Rated 5 out of 5 byMerakiPhones from This is such a great idea, but the phone have so many bugs ...This is such a great idea, but the phone have so many bugs it's unbelievable. Here is my list i sent to Meraki last week. Just to add, we have over 100 tickets into them and almost none have been resolved. These phone have severely crippled our business.-When phones need an update, every single phone in the building attempts to download at the same time, overloading the internet circuit and preventing any traffic from passing, phone or otherwise.-One day all IVR menus that had been built went silent. It took about 36 hours to resolve, during which time NO MESSAGES played to inbound callers.-Before we found the Announcements dropped every active call, we found that it would cause an echo because it invoked the speaker phone on the phone that was making the announcement!-Before disabling the Announcements feature permanently, we found that several phones would randomly remain on after the announcement was finished. They never hung up the call.-Bluetooth headsets were completely unreliable. At least one firmware upgrade was supposed to address this, but did not.-Distinctive ring tones that were promised during the sales cycle were never available. There is no way to differentiate which group a caller is calling (physician hotline vs patient main inbound, for instance).-Call waiting wasn’t even available for phones initially, and when it was made available as “global call waiting”, it dropped calls more than it held them, or when the call was retrieved, audio would not work in one direction or the other.-Phones were not able to set calls, and when calls were set, they were unable to retrieve. This was nearly impossible to recreate on the fly with support.-For several days, a single call would register dozens of times in the call history. This made redial a matter of scrolling pages and pages down. It also skewed call statistics, and showed 20-30x the actual time on the phone. A single 10 minute phone call could at 9am would show 20 times, and therefore would report as over three hours of calls. In ten minutes.-Over and over we had reports of audio not being passed on one end of the call or another, both internally and externally. All Meraki QoS protocols were applied. Meraki supports suggestion? To call into support when this was happening so they could packet trace. By definition, one end of the call cannot hear and is probably a frustrated patient, and Meraki’s solution was to somehow have them stay on hold while we called into an often 20 minute support Q so they could troubleshoot. It defies logic. This happened over and over and over to the day we pulled the system out. We stopped logging cases on this, as there would have been literally dozens.-Phone voicemail to email address were being “forgotten” for phones. A physician would setup his portal, define his email address, and then complain of no voicemail. So we would login and make sure his address was in the system, it wasn’t, so we assumed he didn’t click save. We would click save and then come back an hour or a day later and it would be gone again.-There was no way for users to call in and check voicemail.-There was no way for users to share voicemail.-There was no way to discreetly listen to voicemail left in a call group or IVR mailbox (A HIPAA violation for a medical practice).-To this day there is no intercom or page function (promised in the original sales conversations in November of 2016).-There is no emergency closure or night mode function.-The reporting is woefully inadequate. Unless a caller actually connected with a phone, there is no record of the call. This means that callers that dropped out of the system (or were dropped by quality issues) in an IVR did not even register in the logs.-The IR sensor on the phones are sensitive to florescent light and would drop callers. (Known issue, supposedly fixed in an update but we are still experiencing issue.)-Phones often get a message stating "device crashed". User had to hard shut it down to get phone back online. This happens multiple times a day with our 47 users.If you still purchase these, don't say you weren't warned.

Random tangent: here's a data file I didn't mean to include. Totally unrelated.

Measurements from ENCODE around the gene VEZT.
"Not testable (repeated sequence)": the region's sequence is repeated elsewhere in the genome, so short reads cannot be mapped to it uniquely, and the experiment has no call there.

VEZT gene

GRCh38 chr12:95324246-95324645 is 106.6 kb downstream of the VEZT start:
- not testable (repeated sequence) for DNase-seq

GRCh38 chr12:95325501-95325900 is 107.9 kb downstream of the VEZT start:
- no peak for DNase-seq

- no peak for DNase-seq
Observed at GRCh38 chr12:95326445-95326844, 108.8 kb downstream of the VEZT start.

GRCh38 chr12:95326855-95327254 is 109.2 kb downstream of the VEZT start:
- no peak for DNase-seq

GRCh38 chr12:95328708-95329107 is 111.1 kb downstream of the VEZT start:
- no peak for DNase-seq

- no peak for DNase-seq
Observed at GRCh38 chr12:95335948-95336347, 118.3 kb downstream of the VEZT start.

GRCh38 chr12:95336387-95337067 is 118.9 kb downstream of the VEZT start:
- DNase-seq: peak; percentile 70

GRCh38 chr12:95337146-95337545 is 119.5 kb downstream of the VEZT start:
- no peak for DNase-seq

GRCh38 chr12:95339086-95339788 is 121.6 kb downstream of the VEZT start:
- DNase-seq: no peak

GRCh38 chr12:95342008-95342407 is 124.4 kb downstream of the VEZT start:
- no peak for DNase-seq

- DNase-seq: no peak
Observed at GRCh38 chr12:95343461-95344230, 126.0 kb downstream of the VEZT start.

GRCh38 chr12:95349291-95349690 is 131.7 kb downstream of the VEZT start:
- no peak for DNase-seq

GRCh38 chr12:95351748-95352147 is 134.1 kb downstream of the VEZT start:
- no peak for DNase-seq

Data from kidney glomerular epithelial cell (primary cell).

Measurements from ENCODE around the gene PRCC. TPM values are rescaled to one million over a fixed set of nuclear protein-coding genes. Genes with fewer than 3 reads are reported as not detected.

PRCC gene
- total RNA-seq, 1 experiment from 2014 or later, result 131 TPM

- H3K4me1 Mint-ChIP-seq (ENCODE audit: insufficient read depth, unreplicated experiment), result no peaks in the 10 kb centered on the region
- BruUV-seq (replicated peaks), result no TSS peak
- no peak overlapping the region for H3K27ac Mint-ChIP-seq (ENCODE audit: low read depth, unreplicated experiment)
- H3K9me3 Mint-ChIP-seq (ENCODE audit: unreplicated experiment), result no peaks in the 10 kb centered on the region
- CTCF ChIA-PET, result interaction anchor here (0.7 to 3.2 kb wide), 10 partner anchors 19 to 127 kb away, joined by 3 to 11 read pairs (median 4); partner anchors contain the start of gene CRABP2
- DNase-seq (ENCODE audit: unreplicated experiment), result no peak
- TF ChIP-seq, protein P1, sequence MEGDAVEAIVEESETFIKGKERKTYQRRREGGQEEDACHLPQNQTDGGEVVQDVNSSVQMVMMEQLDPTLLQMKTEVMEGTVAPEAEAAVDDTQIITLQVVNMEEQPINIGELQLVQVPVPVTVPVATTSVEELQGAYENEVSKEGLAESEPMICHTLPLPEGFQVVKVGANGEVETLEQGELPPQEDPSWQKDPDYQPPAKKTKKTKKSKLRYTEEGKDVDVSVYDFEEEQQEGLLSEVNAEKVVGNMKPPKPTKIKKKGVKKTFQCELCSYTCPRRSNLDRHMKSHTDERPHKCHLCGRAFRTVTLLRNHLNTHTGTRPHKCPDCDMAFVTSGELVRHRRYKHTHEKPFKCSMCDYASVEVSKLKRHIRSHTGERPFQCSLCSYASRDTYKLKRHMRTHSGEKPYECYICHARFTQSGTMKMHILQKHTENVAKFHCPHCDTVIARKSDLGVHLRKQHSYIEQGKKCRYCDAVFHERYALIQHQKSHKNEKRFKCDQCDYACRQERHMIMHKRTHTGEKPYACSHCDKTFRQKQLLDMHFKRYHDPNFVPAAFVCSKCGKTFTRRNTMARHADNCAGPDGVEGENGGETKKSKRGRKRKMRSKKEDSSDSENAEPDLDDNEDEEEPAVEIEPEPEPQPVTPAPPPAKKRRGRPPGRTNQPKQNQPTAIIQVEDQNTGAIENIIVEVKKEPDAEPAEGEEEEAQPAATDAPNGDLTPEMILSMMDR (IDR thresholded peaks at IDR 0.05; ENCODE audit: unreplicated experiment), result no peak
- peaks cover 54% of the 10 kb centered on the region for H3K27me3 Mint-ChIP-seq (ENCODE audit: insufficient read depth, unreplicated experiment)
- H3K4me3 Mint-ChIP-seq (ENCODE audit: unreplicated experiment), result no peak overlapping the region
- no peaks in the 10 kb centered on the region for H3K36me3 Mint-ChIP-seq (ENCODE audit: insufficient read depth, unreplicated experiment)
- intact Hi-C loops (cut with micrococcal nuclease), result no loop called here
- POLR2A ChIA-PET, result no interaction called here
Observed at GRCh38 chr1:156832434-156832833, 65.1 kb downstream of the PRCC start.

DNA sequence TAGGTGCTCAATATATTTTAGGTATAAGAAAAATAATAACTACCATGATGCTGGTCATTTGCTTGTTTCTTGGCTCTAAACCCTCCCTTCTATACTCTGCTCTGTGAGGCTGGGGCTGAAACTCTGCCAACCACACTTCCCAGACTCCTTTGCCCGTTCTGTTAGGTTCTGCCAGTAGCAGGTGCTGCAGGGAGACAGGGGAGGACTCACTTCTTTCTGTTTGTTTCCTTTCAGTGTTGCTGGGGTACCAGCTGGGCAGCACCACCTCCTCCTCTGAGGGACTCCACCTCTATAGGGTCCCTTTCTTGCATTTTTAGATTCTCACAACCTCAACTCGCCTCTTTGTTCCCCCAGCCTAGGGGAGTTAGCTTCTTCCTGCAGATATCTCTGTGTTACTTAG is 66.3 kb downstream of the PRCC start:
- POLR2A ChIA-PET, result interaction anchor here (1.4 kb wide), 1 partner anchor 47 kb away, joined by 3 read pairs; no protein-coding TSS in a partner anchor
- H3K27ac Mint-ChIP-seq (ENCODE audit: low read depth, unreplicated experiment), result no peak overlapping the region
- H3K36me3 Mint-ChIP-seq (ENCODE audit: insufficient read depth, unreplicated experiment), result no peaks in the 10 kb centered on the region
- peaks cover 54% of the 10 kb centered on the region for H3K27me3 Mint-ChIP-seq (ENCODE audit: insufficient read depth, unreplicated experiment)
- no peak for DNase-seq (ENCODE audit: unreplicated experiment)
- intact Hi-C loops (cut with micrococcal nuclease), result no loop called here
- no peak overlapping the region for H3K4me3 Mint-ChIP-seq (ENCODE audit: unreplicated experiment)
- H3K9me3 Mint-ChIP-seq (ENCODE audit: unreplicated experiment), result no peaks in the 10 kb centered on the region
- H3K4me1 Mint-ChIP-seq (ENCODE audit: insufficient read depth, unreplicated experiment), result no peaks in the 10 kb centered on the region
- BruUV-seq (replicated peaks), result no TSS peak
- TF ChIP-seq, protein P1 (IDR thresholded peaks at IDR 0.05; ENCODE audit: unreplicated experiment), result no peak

Date published: 2017-09-12T00:00:00-04:00
Rated 5 out of 5 byMerakiSurprised from Beware: Plug it in & start 30-day network timebombMeraki makes great products, but their licensing scheme is very expensive and no where on this product description does it say it is required to buy a license in addition to the phone. And, if you plug on unlicensed device into the network and load it on your cloud account they begin threatening to shut down the network. Pretty heavy handed move for a hidden requirement. I have also found you cannot upgrade a piece of equipment to their newer version and use the remaining license time for the device you are replacing.
Date published: 2016-08-22T00:00:00-04:00